Sexism in the workplace is another pervasive challenge. Cultural stereotypes and traditional gender roles continue to influence professional environments, often dictating the industries in which women can work and the positions they can hold. Reports of discrimination during hiring processes, unequal promotion opportunities, and sexual harassment are not uncommon. Adding to these problems are insufficient legal protections and a reluctance to address gender-based discrimination openly.

The 1917 International Women's Day March held in Petrograd
The 1917 International Women’s Day March held in Petrograd.

In Russia, women from diverse ethnic and religious backgrounds face a variety of layered challenges that amplify gender issues prevalent in society at large. These challenges are not only rooted in systemic gender biases but are also exacerbated by racial and religious discrimination. Minority women often face a complex landscape of social exclusion, limited access to employment opportunities, and increased vulnerability to violence and harassment.

The resurgence of nationalism and a greater emphasis on “traditional values” in recent years have further marginalized these groups. Policies and social narratives that promote a homogeneous national identity tend to exclude or stigmatize those who do not fit a narrow definition of what it means to be Russian. For women from minority communities, this environment can limit their freedom of expression, restrict their religious practices, and exacerbate their isolation from social and economic opportunities.

The impact is multifaceted oppression that affects not only their public lives but also their private experiences of gender equality. Discrimination in Russia is not limited to gender; it significantly intersects with issues of race and ethnicity, affecting women of diverse backgrounds in unique and complex ways. Women who are not ethnic Russians, including those from the Caucasus, Central Asia, and other regions, often face high levels of discrimination and violence.

The recent resurgence of machismo and traditionalism in Russia, strongly influenced by a military ethic and nationalistic principles, has significant implications for gender dynamics and social attitudes toward domestic violence and gender roles. This shift towards conservative values often glorifies patriarchal family structures and reinforces stereotypical gender roles in which male dominance is celebrated, and female subservience is expected.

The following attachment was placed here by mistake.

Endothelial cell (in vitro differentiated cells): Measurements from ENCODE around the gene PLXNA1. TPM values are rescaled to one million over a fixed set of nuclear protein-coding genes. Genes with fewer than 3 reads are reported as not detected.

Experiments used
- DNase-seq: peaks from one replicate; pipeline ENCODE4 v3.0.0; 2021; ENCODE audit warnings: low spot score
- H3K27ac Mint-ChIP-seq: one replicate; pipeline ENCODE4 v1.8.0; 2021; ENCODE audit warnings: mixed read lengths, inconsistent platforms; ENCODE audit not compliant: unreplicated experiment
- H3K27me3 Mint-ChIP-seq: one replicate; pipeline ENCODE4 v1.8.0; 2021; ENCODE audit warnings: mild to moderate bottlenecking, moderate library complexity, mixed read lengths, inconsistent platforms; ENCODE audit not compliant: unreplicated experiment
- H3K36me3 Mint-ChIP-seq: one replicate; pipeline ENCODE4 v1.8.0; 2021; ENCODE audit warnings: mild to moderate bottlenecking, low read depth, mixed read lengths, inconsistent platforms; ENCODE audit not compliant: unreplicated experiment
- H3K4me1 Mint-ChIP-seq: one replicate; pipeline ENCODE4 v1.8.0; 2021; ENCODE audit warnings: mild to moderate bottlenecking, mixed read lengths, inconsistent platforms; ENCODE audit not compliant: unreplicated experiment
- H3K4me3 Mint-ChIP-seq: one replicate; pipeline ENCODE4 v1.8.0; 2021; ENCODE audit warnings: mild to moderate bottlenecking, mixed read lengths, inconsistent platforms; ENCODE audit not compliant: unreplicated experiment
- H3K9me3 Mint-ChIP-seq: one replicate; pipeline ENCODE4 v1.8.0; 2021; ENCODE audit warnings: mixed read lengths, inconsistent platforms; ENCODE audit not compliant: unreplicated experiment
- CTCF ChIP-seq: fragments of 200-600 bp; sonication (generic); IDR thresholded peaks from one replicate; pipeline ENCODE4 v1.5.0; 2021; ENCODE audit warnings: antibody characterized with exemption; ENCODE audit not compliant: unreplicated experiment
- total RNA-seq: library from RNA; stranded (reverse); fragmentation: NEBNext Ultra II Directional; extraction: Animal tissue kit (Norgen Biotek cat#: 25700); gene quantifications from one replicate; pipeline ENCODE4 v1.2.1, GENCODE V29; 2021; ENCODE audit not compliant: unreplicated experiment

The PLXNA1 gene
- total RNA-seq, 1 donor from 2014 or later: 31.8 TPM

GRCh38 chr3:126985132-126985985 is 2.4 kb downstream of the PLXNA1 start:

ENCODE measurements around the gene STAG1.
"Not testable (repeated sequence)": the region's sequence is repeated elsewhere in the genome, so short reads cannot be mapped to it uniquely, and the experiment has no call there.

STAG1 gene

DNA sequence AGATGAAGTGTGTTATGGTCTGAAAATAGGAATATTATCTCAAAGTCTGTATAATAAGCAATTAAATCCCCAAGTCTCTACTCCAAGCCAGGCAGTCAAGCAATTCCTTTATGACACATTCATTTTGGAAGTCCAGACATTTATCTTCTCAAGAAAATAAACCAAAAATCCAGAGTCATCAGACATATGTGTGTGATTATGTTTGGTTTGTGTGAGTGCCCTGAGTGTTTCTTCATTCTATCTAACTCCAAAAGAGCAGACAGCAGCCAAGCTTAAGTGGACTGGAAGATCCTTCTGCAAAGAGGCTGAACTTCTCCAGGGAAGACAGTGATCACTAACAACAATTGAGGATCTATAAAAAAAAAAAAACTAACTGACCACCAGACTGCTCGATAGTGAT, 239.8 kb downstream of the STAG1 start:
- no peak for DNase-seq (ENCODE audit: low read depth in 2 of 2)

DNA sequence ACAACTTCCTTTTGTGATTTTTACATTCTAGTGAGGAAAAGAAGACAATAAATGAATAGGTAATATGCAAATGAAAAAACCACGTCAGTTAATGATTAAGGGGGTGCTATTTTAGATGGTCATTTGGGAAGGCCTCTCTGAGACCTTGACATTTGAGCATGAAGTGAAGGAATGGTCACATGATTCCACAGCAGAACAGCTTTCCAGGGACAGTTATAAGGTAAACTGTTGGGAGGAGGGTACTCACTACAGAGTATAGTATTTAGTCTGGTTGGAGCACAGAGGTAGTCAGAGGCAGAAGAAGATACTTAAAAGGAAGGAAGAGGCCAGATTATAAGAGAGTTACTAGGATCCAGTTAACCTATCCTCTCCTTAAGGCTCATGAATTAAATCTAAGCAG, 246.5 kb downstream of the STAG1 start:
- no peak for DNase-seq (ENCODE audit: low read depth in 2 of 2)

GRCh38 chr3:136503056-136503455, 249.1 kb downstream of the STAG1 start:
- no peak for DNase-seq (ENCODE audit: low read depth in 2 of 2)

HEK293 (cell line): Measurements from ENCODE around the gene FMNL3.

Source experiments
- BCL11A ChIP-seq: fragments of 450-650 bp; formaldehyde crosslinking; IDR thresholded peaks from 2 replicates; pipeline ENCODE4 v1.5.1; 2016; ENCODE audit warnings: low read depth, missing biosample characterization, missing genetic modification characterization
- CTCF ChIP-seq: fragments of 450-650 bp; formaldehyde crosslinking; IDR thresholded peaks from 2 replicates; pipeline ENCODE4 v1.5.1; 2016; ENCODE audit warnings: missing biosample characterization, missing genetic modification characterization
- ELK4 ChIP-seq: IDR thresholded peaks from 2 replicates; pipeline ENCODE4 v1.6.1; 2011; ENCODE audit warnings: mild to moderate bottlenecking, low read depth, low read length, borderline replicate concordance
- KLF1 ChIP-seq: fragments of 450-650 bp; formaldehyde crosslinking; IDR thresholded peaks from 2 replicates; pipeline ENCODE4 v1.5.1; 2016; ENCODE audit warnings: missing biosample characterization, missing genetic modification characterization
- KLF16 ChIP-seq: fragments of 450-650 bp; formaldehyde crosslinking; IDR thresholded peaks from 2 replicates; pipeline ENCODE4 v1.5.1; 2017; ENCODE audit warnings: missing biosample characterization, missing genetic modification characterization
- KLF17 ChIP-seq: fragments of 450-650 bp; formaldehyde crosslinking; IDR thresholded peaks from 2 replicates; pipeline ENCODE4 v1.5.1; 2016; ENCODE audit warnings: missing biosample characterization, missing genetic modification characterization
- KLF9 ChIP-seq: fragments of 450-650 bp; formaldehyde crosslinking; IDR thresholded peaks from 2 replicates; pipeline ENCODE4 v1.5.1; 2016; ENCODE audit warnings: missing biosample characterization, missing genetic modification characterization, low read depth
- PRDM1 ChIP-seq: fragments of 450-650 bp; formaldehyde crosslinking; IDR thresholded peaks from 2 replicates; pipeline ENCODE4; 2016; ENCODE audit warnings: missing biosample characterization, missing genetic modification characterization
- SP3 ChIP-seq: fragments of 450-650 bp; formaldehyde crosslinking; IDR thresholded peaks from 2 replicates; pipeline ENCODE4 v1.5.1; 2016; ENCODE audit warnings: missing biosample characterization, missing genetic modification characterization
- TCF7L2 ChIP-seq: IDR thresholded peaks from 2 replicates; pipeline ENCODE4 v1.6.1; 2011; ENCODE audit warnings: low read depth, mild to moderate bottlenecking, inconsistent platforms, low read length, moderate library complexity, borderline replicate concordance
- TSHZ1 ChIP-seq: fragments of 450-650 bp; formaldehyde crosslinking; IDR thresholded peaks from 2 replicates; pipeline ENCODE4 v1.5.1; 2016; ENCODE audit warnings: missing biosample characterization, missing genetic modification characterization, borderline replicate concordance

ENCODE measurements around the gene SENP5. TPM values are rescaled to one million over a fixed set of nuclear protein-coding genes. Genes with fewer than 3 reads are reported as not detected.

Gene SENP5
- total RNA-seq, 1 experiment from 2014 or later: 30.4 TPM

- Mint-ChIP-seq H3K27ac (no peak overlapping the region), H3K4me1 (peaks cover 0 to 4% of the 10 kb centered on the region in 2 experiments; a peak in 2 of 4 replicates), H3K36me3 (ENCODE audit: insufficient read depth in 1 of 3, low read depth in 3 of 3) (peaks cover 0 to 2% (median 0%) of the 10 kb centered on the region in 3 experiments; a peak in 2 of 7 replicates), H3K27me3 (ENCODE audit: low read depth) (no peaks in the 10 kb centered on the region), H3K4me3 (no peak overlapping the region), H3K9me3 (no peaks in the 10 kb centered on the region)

Gender-based violence (GBV) remains a pressing concern in Russia, and domestic violence is a particularly pervasive problem. Notably, in 2017, Russia decriminalized some forms of domestic violence, a move that drew international criticism and concern from human rights organizations. This legislative step was seen by many as a step backward in protecting women’s rights, potentially normalizing violence and making it more difficult for victims to seek redress.

Advocacy groups and NGOs continue to report high rates of domestic violence and call for comprehensive laws that adequately protect victims and penalize perpetrators.

Debates over abortion in Russia reflect the complex interaction between the state, the Orthodox Church, and feminist movements. Although abortion has been legal in Russia for decades, recent years have seen increased efforts to limit access to it, often part of the broader push by some political and religious leaders to promote “traditional family values.”

The proposals included the introduction of mandatory waiting periods, additional counseling requirements, and restrictions on the advertising of abortion services, sparking debates over women’s autonomy and reproductive rights.

In the face of persistent gender inequalities and systemic challenges, women in Russia continue to fight for their rights tirelessly, demonstrating resilience, courage, and solidarity. Feminism in Russia, while often stigmatized and misrepresented, plays a crucial role in this ongoing struggle.

The state’s characterization of some feminist organizations as “extremists” has intensified the challenges faced by activists. This labeling not only undermines the legitimacy of feminist movements but also imposes tangible legal and social barriers on their activities. Despite these obstacles, feminism persists as a force for change, with activists and organizations across the country and in the diaspora continuing to advocate for gender equality, reproductive rights, and an end to gender-based violence.

A notable aspect of contemporary Russian feminism is its intersection with anti-war resistance. Feminist activists have been at the forefront of opposition to government policies in the context of military actions and nationalistic rhetoric. These activists leverage offline and online platforms to organize protests and spread information among those who oppose the government’s position. The feminist anti-war movement in Russia not only highlighted the unique impact of militarization on women but also positioned feminism as a critical voice in broader political and social discourses.

The fight for women’s rights in Russia shows how courageous and determined women are in their fight for feminism, even when they face many obstacles. Feminism in Russia is more than just an ideology or a fight for equal pay; it is a matter of survival. Feminists in Russia face criminal offenses and real dangers, yet solidarity remains strong among them. As a society abroad, we need to acknowledge this struggle and recognize its importance, as they face challenges even greater than those the suffragettes encountered on the 8th of March